Every year the trekking trails of Nepal got filled with tourists from all over the world. But this year, the routes got deserted. The only reason for the abandonment is the obvious fear of COVID-19.

The magical land of Nepal is packed with beautiful hills, far-stretched Himalayas, isolated villages, green lustrous forests and more. Nepal offers a rewarding, scenic walk along the mountain trails. These regions are least affected by COVID-19 as zero or very few cases are identified.

  • Simikot – 4 cases (recovered)
  • Rara trekking region – 13 cases (recovered)
  • Dolpa trekking region – 6 cases (recovered)
  • Upper Mustang – 1 (recovered)
  • Dhaulagiri region – 0 cases
  • Annapurna region – 0 cases
  • Manaslu region –3 cases (recovered)
  • Langtang region – 18 cases (recovered)
  • Everest region – 12 cases (recovered)
  • Kanchanjunga region – 20 cases (recovered)

The cases are minor in numbers with least death rate. Hence, the risk of COVID-19 is minimum in the trekking regions of Nepal.


Even after the COVID-19 gets over (which we believe will possibly take years to get completely eradicated), separate rules and regulation is set aside by the tourism and hospitality industries of Nepal. The country is claiming partially to stick on its traditional rituals of ‘Namaste’, where two hands are joined to welcome international travelers. Additional changes likely to encounter by the travelers on their visit to Nepal are:

  • Green transport system and eco-tourism.
  • Adopt clean risk-resilient models and roadmaps.
  • Integrate hygiene, and contactless solutions.
  • PCR tested travel guides and tour operators.
  • Clean and well-sanitized hotel rooms, and eateries.
  • PCR tested hotel staff, cooks, drivers, and housekeepers.

As Nepal is always known for its great hospitality, we look forward to serving the tourists in a more safe and secure manner. Strong discipline is what is needed to combat the epidemic and to regain the normal traveling life.


Tribhuvan International Airport (TIA) is the major destination for safe landing in Nepal. It is a busiest hub, facing frequent inflow and outflow of visitors on a regular basis. So, it is important for the government to take every measure to pull in regular flow of tourists. And Government of Nepal along with Civil Aviation Authority of Nepal (CAAN) has taken the following measures:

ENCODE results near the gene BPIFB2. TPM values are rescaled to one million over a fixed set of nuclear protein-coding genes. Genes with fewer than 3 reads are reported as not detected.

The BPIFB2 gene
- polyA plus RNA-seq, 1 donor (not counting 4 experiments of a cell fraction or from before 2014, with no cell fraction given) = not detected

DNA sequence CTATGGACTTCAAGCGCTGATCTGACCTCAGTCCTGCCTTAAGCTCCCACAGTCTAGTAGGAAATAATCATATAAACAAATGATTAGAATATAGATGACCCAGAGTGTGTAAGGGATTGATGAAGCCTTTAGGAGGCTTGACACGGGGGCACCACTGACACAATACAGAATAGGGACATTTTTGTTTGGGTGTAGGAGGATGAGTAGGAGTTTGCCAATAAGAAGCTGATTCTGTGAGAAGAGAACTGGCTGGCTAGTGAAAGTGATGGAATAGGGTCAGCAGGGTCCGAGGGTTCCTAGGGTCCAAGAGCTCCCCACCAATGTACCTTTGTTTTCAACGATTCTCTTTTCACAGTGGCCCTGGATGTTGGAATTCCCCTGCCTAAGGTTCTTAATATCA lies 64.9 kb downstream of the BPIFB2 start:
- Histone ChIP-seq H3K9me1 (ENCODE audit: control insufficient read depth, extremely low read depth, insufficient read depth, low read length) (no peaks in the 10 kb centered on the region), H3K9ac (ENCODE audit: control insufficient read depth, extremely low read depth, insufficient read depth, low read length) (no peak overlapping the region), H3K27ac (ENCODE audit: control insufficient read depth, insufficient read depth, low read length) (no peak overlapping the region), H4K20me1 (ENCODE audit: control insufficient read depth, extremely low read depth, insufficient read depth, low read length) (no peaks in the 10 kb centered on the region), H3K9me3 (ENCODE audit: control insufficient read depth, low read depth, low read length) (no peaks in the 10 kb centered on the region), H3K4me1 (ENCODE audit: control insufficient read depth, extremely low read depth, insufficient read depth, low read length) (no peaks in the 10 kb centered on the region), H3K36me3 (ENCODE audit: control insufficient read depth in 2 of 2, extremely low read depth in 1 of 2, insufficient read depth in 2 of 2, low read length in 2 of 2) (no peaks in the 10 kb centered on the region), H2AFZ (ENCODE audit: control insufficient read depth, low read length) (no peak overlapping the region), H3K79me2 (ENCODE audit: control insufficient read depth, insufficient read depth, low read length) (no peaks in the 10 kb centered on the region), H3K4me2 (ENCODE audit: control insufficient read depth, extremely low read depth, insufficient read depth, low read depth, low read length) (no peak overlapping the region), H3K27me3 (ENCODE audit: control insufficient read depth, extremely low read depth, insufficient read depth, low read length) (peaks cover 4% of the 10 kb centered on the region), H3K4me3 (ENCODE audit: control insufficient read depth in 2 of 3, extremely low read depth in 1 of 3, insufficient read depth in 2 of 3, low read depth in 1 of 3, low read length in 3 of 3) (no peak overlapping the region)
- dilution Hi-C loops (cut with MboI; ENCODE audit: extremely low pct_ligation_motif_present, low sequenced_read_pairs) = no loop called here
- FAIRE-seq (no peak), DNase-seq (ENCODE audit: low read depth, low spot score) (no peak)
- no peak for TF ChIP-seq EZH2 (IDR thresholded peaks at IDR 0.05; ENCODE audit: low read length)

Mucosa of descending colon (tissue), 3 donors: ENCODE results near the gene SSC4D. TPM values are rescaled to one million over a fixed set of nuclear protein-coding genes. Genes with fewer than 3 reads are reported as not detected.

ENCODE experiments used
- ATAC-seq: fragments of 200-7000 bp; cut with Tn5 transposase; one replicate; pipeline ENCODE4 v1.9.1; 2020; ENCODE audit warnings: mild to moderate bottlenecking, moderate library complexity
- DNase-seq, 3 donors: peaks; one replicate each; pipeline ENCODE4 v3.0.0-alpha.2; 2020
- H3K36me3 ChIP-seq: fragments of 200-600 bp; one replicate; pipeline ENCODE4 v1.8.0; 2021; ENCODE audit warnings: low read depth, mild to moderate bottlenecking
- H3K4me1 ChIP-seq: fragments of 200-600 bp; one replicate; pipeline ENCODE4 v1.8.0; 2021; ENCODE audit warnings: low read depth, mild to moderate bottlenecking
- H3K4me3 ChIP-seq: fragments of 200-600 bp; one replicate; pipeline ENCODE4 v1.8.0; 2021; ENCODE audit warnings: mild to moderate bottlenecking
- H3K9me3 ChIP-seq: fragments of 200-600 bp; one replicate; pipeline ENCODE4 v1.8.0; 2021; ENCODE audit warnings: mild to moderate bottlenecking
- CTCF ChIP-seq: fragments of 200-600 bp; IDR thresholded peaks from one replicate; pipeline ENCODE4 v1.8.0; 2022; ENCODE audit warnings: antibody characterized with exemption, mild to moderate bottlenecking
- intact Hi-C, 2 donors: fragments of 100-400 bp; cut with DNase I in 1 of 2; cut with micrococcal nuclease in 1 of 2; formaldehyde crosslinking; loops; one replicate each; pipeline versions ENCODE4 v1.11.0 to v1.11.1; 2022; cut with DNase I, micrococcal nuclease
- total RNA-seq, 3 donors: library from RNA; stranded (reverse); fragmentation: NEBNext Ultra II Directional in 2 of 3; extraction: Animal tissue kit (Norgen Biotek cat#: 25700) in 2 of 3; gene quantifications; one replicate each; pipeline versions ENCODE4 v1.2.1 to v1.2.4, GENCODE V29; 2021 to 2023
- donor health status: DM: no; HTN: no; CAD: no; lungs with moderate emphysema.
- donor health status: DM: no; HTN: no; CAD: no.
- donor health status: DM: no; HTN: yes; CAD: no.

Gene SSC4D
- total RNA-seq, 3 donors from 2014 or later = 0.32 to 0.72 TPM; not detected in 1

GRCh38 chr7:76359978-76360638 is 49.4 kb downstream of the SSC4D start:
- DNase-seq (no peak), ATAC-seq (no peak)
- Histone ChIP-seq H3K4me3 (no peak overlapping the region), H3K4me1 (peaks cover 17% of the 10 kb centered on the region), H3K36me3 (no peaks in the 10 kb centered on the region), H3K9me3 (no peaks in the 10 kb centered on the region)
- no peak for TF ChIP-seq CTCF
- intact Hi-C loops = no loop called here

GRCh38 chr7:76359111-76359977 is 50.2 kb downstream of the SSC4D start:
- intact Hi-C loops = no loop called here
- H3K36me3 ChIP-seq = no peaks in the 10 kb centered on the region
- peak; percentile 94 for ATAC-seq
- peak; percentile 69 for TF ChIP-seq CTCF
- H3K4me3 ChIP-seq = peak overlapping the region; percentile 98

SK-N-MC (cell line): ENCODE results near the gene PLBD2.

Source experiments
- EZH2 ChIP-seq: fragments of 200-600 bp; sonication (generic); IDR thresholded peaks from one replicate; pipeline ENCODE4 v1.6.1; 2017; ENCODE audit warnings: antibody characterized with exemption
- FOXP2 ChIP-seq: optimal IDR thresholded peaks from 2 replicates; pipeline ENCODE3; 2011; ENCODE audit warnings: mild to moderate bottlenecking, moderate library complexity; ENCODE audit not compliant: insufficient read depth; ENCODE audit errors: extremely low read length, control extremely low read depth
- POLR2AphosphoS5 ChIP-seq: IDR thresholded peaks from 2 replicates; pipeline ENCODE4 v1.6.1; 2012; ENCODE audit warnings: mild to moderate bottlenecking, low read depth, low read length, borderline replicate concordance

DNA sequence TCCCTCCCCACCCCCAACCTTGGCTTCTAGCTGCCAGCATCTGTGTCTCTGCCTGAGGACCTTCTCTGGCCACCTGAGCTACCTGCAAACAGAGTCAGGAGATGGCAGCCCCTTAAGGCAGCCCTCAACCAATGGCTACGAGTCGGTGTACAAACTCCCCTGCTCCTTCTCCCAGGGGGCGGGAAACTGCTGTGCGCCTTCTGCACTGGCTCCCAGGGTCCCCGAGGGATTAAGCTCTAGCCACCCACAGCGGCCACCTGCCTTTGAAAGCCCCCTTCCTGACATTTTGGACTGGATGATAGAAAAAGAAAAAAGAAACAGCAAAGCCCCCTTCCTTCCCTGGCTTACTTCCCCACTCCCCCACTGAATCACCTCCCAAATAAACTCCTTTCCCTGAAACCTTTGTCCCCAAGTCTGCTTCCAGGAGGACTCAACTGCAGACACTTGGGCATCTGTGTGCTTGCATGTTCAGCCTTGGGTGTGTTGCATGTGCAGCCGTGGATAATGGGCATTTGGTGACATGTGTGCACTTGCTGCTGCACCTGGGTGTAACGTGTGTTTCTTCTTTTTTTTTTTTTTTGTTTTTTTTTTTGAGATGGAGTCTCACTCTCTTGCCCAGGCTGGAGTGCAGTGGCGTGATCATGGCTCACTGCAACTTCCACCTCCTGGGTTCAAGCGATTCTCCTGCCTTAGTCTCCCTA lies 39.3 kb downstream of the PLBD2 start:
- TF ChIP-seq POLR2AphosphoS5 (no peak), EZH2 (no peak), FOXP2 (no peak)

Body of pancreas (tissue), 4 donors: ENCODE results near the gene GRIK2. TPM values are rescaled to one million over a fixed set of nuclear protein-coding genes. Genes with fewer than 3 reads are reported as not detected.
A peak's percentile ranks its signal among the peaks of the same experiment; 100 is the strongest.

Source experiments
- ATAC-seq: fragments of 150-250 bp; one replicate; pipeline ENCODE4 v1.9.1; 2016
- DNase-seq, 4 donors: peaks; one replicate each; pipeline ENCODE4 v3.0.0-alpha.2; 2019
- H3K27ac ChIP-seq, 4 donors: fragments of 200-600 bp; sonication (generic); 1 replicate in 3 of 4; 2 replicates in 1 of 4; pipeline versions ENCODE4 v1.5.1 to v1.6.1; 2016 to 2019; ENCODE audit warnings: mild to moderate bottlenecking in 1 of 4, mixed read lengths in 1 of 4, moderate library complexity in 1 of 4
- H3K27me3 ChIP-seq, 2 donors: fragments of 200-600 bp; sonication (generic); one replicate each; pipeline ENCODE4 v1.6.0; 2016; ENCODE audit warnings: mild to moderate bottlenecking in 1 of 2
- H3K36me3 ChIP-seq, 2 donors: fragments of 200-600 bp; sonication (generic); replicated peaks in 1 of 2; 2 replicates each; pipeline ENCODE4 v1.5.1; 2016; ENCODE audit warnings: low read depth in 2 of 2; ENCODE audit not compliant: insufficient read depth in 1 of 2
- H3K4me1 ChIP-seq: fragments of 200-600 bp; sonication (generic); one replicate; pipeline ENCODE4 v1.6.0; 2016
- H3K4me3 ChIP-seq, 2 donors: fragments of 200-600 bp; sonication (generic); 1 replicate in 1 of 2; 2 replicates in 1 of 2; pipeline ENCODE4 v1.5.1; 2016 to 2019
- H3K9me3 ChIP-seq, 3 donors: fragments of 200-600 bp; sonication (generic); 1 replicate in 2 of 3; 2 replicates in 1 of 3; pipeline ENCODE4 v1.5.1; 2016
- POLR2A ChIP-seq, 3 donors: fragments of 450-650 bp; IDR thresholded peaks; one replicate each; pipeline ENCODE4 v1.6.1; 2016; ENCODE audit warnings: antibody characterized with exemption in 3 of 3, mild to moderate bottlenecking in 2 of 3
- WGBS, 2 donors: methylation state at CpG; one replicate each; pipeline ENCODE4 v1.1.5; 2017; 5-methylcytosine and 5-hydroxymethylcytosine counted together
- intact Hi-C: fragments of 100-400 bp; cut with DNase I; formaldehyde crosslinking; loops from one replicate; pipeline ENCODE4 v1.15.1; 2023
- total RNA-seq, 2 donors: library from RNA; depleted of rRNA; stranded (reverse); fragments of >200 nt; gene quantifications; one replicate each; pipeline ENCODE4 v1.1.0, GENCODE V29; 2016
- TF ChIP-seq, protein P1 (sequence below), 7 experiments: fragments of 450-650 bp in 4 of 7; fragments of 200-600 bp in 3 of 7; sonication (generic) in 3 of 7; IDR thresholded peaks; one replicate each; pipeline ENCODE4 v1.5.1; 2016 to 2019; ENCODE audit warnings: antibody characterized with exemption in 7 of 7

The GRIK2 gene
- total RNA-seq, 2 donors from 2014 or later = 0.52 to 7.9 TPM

• Available of sanitization from runway to the arrival length.
  • Adaptation of special alertness in the passenger area of the terminal building.
  • High vigilance for social distancing amongst the passengers.
  • Technical arrangement for the health and emergency checkup.
  • Usage of disinfection and sanitizers on all sites of the airport.
  • Transport management and highly equipped modern infrastructure for safe exist of the passenger.

We are prepared to welcome the visitors with safety, care, and hospitality in the best form.


The travel advice to enter is under constant review. Please check the official website for the visa notice.

  • Entry requirements
  • For now, the entry is prohibited to foreign nationals. As per the decision relayed by the Nepal Government, the land-based entry crossings to Nepal is closed to foreigners from the third countries till 2020, September 16. However, people traveling to Nepal must show a valid PCR test taken within 72-hours of travel which demonstrates negative test result.


  • Regular entry requirements 

O Your passport must be valid for at least 6 months when submitting application for a visa.

O An emergency travel document for entry, transit and exit from Nepal with a valid visa.

Sealinks Travel & Tour has been serving the international traveler’s past decades. We have created a milestone and we shall create a golden one in the upcoming years by serving the visitors with excellent services. We are keen to make your post-COVID-19 travel experience distinct, warm, and valuable. Let us together fight the crisis and stand together after the crisis!